Are Soundscapes the Key to Better Sound Management in New Orleans?

Last December, David Woolworth of Roland, Woolworth & Associates organized “A Workshop on Sound for New Orleans.” The city hired Woolworth as an acoustic expert when City Council considered updating the noise ordinance in 2014. A soundwalk he led on Bourbon Street late one afternoon illustrated the simplistic nature of the proposed solution as many Bourbon Street venues violated the proposed decibel threshhold before the crowd arrived and the street got genuinely loud.

The Sound of Smoking

When Jimmy Anselmo wanted a liquor license so that the new owners could open Jimmy’s Music Club, they had to sign a good neighbor agreement that was designed to minimize noise. “The club's patio, which must close earlier than the rest of the club, cannot have speakers, and alcohol cannot be served on the patio,” Keith Spera reported in The Times-Picayune.

Current Noise Ordinance Withdrawn, to be Refocused

[Updated] The controversial sound ordinance that was introduced to City Council December 19 was slated for public debate tomorrow before the Housing and Human Needs Committee. Opponents feared that the lower decibel levels that it proposed, along with the further sound reduction that would have accompanied changes in where and how sound was measured, would harm the New Orleans music community.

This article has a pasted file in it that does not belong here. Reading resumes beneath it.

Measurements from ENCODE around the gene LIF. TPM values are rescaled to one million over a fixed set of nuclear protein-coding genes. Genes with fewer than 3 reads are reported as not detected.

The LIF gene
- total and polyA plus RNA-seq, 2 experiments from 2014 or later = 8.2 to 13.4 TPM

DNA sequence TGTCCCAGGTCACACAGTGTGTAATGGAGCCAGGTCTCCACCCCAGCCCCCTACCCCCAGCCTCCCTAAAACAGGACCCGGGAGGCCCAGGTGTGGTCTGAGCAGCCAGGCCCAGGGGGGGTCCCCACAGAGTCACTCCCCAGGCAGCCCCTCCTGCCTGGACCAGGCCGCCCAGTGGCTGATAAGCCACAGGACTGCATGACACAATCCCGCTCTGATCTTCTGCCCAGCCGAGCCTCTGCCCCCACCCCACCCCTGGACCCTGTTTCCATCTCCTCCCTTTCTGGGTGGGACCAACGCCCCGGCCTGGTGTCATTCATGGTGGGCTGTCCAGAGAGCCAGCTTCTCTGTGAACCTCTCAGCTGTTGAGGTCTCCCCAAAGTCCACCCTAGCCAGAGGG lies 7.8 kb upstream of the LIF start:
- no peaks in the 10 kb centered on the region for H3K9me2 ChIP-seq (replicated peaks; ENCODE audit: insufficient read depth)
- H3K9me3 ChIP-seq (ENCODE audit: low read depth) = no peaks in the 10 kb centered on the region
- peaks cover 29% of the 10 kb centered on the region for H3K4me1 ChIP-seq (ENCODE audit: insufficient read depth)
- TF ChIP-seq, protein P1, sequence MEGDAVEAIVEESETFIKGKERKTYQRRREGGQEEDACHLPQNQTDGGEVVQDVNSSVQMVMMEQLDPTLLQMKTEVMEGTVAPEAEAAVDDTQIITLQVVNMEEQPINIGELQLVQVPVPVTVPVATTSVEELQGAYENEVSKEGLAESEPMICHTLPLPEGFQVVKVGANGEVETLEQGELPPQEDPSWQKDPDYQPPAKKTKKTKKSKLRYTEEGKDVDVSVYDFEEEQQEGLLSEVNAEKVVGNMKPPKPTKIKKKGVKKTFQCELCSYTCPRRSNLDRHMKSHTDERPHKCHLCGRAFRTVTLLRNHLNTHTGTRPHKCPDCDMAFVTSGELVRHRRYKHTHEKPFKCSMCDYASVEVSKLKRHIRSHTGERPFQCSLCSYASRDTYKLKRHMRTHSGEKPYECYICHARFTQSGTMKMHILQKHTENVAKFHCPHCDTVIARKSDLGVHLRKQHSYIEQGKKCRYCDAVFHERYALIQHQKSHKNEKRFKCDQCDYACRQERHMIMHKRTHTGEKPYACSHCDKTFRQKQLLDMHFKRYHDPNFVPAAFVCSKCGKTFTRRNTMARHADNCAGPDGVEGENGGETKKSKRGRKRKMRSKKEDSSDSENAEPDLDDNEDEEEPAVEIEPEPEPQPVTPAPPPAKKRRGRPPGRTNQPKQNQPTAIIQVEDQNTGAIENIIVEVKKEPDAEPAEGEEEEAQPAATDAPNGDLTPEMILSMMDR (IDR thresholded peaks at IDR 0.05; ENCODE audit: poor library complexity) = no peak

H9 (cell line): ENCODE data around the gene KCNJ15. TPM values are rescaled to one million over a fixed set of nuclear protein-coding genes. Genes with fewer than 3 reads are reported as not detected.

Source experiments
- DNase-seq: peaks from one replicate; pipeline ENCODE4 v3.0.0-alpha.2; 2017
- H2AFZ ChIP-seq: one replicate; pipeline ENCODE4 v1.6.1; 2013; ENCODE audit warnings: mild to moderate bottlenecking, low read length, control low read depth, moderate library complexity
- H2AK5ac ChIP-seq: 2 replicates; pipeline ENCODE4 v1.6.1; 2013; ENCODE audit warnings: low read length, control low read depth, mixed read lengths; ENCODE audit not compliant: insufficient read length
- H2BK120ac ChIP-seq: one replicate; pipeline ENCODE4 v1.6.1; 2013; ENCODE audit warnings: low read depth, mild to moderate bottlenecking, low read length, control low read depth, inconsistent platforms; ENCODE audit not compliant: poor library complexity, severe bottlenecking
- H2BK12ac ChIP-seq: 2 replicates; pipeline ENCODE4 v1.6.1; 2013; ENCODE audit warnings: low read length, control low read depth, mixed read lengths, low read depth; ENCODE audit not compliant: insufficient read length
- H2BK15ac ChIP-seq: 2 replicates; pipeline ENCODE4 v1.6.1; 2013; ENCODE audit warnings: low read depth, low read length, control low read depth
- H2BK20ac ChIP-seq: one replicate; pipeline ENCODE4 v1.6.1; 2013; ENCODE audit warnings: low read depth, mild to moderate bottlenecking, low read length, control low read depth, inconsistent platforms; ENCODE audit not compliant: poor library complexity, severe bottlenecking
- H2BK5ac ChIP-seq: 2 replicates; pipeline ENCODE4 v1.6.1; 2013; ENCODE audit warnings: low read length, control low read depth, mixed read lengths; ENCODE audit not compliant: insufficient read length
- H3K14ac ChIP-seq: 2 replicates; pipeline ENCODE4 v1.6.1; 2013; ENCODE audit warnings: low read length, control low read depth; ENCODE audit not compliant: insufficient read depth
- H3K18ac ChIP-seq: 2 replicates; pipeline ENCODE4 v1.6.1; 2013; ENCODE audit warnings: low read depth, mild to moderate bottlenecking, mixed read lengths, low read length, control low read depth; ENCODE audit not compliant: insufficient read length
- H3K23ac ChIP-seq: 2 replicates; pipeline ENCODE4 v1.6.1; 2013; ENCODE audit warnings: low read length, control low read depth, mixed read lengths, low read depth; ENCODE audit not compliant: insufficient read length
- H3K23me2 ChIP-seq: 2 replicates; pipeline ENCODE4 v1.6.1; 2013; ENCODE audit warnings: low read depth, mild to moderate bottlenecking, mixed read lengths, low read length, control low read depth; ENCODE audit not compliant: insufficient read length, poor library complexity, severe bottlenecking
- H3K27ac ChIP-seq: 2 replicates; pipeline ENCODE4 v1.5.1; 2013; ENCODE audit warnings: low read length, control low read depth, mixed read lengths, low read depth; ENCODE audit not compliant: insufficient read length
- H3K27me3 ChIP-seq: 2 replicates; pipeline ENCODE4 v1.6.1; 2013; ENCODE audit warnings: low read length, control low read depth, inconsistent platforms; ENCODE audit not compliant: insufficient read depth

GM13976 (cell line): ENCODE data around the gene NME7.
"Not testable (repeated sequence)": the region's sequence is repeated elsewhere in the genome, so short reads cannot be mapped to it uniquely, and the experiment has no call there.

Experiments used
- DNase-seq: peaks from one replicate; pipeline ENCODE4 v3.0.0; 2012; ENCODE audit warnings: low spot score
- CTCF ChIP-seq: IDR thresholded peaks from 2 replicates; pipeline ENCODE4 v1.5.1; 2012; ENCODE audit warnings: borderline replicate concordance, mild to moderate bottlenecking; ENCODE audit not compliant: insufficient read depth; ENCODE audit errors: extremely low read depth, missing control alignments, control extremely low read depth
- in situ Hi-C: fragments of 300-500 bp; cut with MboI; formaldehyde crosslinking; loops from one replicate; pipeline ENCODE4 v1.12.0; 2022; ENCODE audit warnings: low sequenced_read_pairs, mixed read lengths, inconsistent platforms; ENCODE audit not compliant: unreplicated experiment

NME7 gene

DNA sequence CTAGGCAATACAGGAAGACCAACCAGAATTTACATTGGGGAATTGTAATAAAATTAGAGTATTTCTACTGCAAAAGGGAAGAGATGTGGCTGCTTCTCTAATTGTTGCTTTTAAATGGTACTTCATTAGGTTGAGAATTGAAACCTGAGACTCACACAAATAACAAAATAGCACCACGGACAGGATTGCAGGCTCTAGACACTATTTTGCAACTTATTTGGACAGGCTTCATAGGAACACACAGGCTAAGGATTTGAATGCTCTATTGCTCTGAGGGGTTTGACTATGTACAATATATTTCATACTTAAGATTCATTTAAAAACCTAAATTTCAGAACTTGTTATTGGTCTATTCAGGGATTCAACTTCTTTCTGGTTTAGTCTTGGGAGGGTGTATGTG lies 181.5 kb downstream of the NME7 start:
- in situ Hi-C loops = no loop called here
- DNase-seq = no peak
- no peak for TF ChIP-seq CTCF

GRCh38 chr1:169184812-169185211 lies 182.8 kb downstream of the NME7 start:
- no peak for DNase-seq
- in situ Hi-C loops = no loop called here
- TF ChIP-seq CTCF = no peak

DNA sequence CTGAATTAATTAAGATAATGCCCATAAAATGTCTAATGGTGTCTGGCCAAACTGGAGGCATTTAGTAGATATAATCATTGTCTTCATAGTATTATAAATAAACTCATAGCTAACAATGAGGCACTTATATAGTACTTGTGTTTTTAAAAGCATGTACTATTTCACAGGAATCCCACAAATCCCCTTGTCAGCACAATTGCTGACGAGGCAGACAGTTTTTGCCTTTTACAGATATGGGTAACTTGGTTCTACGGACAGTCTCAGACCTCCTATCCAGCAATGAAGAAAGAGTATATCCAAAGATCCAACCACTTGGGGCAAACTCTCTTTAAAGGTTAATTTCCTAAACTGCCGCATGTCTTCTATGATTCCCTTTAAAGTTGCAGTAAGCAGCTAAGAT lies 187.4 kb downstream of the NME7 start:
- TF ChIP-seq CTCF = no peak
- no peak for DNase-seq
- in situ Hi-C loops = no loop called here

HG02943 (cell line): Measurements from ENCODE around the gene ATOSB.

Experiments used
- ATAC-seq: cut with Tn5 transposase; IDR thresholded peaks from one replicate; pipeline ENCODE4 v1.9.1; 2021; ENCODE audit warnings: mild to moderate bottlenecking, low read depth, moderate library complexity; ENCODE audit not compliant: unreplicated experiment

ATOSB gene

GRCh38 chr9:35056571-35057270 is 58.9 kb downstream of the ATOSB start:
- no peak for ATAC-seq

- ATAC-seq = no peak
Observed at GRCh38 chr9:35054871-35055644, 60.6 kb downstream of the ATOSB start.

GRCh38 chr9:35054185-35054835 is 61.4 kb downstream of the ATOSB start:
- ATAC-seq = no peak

Bourbon Street Wants to Lead the Noise Fight?

The revised sound ordinance will be discussed by City Council’s Housing and Human Needs Committee Friday at noon in Council Chambers at City Hall, so everybody’s doing what they can to pre-tilt the scales. The most ironic effort comes from a coalition of Bourbon Street and French Quarter business owners, who sent a letter to Councilwoman Cynthia Hedge-Morrell last week asking her to oppose the revised ordinance. It says in part:

No Go?

Recently, Dennis Persica wrote at The New Orleans Advocate:

Despite all of the recent public fretting, the go-cup is not being killed off. It’s only being regulated — regulated a lot more than, say, guns or campaign contributions.

The Sound of Science

David Woolworth is quick to point out that his work is contributing to a "sound ordinance," not a noise ordinance. "There’s sound and unwanted sound, which some would consider noise," he said in an interview Monday. "The same thing you might like, somebody else might not like."

Treme: An Inside Job

[Spoilers abound] Early in this week's episode of Treme, Davis (Steve Zahn) shows tourists the battered, neglected remains of Perseverance Hall, a venue where Buddy Bolden once played. That structure is contrasted later with the clean, white architectural models for the jazz center project designed for the Memorial Auditorium. The meaningful difference between the two - people saw how money could be made off the latter. 

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